IGCP 591 Ghent meeting anticipation plus parenting

I am very excited to be able to participate in this international conference. I am looking forward to the usual conference items: invigorating new science, meeting up with friends and colleagues, intense scientific discussion and the potential for new projects and ideas to emerge. For the past five years, I have participated in summer meetings of the IGCP 591 in Cincinnati, Sweden, Estonia, Virginia (also the 10th ISOS meeting), and now Belgium. Joining this group began partly by happenstance, when I was sent a personal email about the Cincinnati meeting. It was only three hours away, so I said “Of course I should participate! I won’t be able to attend the field trips because my daughter is still a baby, but I can be away for one night right now”, but joining this group has been tremendously impactful for my career. So I’d like to write a little bit about the importance and significance of international collaboration and participation in this post.

As you may or may not know, I am very shy and slow to feel comfortable or make friends with new people. It took me the better part of a decade to build a large enough group of friends and colleagues at GSA to feel really at ease in the American paleontological community. There are many times that I still retreat instead of engaging with paleontologists that I have known for years, and I wonder later if my instinct to hide when awkward or scared comes across as coldness or rudeness on my part.

The IGCP program, however, promotes meetings that are much more personal than GSA, with the ability to interact with colleagues in an inviting setting. I found that the group in attendance at the Cincinnati meeting (only about 40 scientists) was so welcoming and really wonderful, that I really looked forward to joining the Lund meeting the next year. That trend has continued with subsequent meetings, and now I count many of my international colleagues within my close group. In fact, I am now co-leading IGCP 653, which partially follows up on IGCP 591, and includes many of the same scientists.

What is much more interesting than my personal journey, really, is the diversity of the participants of the IGCP projects. I love that these focused meetings bring together scientists that integrate a wide variety of scientific perspectives including biostratigraphy, taxonomy, sedimentology, paleoecology, stratigraphy, climate models, oceanography, and more. There is typically only one session at a time, so all attendees are able to attend talks that align not only with their specific interests, but also their tangential interests, which provides the opportunity to learn new things that I may not have learned had I focused on only on sessions aligned with specific interests. The ability to interact with and learn from people with diverse perspectives is incredibly enriching and productive. This also differs substantially from my typical GSA experience where it is more difficult to attend diverse sessions.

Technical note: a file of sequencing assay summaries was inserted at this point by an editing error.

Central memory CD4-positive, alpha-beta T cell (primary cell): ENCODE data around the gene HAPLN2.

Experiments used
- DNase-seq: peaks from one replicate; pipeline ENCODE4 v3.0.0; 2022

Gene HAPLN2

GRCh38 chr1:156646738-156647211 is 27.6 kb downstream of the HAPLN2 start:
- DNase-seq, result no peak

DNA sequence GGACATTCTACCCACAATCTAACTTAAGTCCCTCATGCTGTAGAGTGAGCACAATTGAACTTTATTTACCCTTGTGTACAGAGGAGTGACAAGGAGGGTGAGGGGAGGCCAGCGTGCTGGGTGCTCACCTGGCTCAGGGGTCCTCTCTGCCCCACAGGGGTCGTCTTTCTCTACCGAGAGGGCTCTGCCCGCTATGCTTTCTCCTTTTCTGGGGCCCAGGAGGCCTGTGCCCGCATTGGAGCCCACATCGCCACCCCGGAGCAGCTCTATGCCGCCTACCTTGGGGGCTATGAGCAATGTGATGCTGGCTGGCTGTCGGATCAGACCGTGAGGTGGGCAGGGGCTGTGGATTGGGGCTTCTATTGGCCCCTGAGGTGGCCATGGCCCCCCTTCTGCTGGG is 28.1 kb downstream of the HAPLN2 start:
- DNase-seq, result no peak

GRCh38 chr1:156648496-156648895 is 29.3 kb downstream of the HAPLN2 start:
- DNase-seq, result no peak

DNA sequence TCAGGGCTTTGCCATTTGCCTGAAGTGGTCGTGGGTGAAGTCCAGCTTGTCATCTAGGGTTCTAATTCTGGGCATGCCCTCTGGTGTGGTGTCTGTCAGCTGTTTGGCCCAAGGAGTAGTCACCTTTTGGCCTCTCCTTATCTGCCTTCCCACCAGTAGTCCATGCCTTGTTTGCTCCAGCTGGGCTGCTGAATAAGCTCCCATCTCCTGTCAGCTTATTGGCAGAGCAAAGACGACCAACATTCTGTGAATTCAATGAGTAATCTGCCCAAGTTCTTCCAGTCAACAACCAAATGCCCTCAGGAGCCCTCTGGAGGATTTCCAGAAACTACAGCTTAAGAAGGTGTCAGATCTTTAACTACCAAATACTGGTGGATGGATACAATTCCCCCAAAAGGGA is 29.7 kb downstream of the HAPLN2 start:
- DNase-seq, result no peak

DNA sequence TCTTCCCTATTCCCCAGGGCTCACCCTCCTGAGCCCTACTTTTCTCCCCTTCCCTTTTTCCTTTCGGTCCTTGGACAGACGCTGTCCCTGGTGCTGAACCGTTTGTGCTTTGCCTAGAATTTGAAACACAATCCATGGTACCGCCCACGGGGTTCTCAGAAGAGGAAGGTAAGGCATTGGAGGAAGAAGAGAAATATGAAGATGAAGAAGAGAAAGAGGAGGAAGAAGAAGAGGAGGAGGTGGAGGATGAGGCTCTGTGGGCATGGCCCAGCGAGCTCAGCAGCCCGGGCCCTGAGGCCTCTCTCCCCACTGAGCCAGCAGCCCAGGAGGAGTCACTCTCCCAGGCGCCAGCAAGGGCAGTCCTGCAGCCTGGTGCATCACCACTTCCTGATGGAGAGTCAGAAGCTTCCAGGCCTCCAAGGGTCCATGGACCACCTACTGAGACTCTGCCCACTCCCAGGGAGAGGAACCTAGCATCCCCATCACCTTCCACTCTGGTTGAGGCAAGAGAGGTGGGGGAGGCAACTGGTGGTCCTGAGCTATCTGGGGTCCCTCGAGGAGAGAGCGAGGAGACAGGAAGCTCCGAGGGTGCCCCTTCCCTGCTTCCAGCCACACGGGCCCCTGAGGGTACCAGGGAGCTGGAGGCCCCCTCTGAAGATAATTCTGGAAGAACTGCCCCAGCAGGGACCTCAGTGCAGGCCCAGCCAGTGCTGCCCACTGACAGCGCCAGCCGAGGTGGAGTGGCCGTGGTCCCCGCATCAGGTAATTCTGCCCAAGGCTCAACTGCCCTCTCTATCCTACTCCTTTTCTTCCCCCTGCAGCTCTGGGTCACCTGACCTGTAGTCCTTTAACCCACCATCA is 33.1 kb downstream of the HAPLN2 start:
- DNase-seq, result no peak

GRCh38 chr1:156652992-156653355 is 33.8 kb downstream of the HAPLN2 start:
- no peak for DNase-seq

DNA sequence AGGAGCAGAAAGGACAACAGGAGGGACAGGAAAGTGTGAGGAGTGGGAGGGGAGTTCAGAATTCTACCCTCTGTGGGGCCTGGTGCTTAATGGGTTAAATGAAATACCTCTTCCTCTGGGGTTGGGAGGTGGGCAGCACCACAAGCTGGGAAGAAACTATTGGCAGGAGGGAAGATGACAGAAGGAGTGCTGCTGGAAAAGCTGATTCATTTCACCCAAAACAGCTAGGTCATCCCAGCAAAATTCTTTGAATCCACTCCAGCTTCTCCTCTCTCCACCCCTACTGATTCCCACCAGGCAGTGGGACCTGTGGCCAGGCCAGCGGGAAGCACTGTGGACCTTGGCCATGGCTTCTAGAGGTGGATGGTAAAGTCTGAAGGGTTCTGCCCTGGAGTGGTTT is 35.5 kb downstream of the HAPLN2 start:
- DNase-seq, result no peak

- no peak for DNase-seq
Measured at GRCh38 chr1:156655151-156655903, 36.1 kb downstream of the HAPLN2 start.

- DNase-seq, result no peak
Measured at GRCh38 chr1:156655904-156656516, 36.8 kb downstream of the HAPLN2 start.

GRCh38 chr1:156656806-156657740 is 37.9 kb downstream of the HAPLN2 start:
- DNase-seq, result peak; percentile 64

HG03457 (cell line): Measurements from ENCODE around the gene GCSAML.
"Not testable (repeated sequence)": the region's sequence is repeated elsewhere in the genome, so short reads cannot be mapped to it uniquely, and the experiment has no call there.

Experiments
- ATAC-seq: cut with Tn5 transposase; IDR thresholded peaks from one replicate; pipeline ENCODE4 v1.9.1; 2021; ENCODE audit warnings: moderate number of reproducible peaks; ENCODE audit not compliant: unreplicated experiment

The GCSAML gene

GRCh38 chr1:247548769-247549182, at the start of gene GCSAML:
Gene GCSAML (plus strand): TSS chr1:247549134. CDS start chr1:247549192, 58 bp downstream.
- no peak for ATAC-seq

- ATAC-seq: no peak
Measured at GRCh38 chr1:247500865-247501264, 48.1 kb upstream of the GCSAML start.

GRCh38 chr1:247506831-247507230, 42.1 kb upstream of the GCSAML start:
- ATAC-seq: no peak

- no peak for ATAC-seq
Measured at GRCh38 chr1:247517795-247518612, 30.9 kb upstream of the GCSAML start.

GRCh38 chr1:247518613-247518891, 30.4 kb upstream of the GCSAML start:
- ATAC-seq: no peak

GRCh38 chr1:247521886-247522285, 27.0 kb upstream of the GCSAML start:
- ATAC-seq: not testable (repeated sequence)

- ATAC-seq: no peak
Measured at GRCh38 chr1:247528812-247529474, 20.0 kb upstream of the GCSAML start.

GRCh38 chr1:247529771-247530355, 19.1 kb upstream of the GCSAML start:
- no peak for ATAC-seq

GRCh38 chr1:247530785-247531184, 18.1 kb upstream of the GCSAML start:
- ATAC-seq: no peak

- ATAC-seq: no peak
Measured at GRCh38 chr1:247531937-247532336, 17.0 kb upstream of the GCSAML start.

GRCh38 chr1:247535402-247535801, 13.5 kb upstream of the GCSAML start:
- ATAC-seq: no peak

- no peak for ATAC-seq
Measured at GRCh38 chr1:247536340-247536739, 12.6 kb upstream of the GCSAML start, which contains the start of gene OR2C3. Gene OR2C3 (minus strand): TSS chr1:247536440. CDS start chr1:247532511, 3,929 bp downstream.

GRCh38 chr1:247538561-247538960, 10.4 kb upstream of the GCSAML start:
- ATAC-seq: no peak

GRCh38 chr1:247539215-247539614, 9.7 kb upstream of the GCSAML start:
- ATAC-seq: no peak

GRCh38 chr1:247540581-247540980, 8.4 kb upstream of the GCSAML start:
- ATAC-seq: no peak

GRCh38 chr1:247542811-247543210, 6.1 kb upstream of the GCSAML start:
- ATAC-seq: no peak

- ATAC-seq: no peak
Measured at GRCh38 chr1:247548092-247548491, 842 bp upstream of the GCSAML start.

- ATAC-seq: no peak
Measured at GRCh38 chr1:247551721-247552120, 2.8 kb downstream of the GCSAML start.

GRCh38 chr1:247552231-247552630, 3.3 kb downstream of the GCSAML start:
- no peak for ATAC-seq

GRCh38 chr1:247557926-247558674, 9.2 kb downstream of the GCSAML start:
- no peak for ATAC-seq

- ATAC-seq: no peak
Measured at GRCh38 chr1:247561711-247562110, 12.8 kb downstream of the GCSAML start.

I am also always uplifted by the significance that primary field and specimen-based research is given at these meetings. Certainly databases and derivative or synthetic analyses are also presented and are important, but I find true joy in learning about data from a specific set of rocks and specimens. Remembering that specimens and outcrops are the core data of our field is very important.

Each IGCP or ISOS meeting I attend, I return optimistic, invigorated, and ready to tackle the Ordovician world with a broader perspective. So I am very much looking forward to these next few days in Ghent. The organizers have assembled a really wonderful schedule. I hope that the presentations given my myself and my students/alumni are well received. I am excited to learn new things and discuss shared and divergent ideas with my international colleagues.


Bonus point about being a mother of young children who travels frequently:

I recently purchased a globe (that talks and play national anthems, so fun!) for our daughter’s 5th birthday. She was excited to examine where I was going on this trip. She asked good questions like: How many people live in Belgium? Why is it so little (in comparison to neighboring France and Germany)?

It was really nice talking to my children on the phone from the plane before I took off. Until now, I have typically avoided talking with them on the phone as they haven’t figured out how to effectively talk on the phone and the reminder of my absence makes them sad afterwards. Today seemed different. Our seven-year-old son started to have a real conversation clearly on the phone, and our daughter was also doing quite well. She even asked a question about what I had done during my day. I really miss being with my family.

I look forward to taking them on future trips with me as they get older and more permissive of travel that doesn’t directly align with their personal objectives. A wonderful part of my work is being able to meet and work with people from many countries and cultures. My husband (also a globe-trotting paleontologist) and I hope to be able to share that with our children so that they grow up to be excellent global citizens.